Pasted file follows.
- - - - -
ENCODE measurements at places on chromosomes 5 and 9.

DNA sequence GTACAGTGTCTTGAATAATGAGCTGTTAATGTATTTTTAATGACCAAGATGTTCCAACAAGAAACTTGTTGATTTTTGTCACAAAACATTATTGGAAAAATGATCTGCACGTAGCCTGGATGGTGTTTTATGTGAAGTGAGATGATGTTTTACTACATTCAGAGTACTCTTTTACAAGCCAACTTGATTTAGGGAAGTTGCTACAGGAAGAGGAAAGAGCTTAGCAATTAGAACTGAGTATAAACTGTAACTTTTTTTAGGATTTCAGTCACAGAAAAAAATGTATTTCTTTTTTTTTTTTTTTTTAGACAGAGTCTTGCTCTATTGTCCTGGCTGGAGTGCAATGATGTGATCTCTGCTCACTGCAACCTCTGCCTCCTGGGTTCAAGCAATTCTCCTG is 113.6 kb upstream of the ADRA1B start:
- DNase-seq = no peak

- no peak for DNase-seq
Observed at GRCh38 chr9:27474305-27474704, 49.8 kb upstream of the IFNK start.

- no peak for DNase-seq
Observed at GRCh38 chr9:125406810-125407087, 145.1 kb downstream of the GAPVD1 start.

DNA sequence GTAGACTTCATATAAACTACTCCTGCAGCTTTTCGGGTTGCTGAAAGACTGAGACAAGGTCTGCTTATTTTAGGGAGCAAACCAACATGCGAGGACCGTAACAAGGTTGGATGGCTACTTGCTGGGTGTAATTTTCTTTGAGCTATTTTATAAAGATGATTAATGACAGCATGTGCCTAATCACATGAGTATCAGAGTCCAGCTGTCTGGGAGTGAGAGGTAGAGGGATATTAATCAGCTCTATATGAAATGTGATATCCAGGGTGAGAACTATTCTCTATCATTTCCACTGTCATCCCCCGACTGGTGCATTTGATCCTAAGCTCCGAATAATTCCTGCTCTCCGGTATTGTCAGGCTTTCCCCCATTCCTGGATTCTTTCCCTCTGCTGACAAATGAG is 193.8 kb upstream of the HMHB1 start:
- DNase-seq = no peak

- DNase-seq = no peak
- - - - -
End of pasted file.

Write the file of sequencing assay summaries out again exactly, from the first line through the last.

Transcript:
ENCODE measurements at places on chromosomes 5 and 9.

DNA sequence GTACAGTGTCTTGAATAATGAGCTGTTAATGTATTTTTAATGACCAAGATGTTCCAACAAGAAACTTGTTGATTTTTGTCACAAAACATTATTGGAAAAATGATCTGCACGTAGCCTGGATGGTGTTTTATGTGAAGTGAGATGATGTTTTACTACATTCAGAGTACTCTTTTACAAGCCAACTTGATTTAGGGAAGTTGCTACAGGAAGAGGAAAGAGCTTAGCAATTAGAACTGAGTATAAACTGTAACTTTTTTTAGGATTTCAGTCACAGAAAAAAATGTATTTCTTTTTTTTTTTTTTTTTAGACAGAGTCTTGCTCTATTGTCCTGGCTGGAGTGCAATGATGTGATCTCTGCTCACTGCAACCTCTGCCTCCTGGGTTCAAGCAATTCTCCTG is 113.6 kb upstream of the ADRA1B start:
- DNase-seq = no peak

- no peak for DNase-seq
Observed at GRCh38 chr9:27474305-27474704, 49.8 kb upstream of the IFNK start.

- no peak for DNase-seq
Observed at GRCh38 chr9:125406810-125407087, 145.1 kb downstream of the GAPVD1 start.

DNA sequence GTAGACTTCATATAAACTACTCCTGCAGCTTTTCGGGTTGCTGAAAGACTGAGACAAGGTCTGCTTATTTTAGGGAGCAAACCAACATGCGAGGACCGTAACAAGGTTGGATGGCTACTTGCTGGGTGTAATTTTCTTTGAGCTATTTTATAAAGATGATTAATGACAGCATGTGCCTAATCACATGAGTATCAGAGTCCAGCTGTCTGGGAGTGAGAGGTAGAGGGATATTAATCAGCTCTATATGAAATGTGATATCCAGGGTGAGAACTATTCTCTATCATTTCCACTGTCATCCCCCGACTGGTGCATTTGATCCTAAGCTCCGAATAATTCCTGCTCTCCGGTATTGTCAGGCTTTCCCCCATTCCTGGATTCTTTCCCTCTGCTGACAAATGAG is 193.8 kb upstream of the HMHB1 start:
- DNase-seq = no peak

- DNase-seq = no peak